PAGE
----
Picking You Up Just to Put You Down
n his guise as Player Hater, Jeff Gomez pursues torpid melancholia with a single-minded devotion that is not only admirable, but surprisingly enjoyable. When his rudimentary songs and lo-fi aesthetic converge with one of his painfully real details of a failing relationship, it’s like being in the company of a perpetually blue but still illuminating friend who can frame his woes in such a way that they feel a bit your own. It’s also nice to hear from someone who is even worse at all that stuff then you are, especially if they can wring a decent tune out of it.
Gomez does try to wring the heck out of three lazily strummed chords and a somnambulant drum machine, though. Willing to test the listeners patience a bit by plumbing the depths of BPM possibilities while frequently exceeding the six minute mark, it would’ve been tough to navigate Picking You Up Just to Put You Down had it been a dirgy affair. But there’s a persistent sweetness and welcome echoes of old favorites like Felt in the similarly dry melodies or the Smiths in the music’s sad elegance to put it over.
Disarmingly self-deprecating in the critique of his own music, Gomez owns up to “minimal talent” in liner notes for some of his earliest songs, which would be a fair assessment. But he’s at least improved upon those meager beginnings, even if his bedroom productions are only a slight more polished. Considering his parallel career as an author (“Our Noise,” “Geniuses Of Crack”) it’s not surprising that the confessions to failure Gomez utters vaguely are as important overall as the cozy web of guitars. These spare melodies need the color, although no lyric is particularly quotable.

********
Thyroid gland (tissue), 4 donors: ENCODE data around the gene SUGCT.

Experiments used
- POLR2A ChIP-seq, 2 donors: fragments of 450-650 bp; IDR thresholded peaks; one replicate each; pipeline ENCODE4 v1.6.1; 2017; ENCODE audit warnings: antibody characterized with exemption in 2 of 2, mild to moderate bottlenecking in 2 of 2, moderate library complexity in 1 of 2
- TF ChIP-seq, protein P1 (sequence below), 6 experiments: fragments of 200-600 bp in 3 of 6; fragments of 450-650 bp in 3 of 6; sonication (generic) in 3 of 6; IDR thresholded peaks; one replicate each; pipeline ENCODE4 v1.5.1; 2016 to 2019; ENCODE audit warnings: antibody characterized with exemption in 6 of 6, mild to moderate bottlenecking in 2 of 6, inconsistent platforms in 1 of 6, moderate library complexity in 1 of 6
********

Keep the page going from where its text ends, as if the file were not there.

“Who’s Walking Away” and “I’m Upset” have the least nebulous of hooks of this batch, the first benefiting from a relatively frisky drum pattern and the second from a bleary, hazy verse. They represent the pinnacle of his Lou Reed-inspired approach of naked simplicity and plain language. But all Jeff’s musings on “They Might Be Assholes” concerning the similarly named alt-dork duo can’t save the dreary tune, nor in the closer “Leave”. These are where keeping your attention focused may get difficult.
Still, without seeming to try very hard, Player Hater—if we must call him that—performs a low-wattage entrancement with Picking You Up Just to Put You Down. It’s good, solid sad-sack music from a guy who might be ultimately be better off alone and miserable.
Reviewed by: Chuck Zak
Reviewed on: 2005-05-19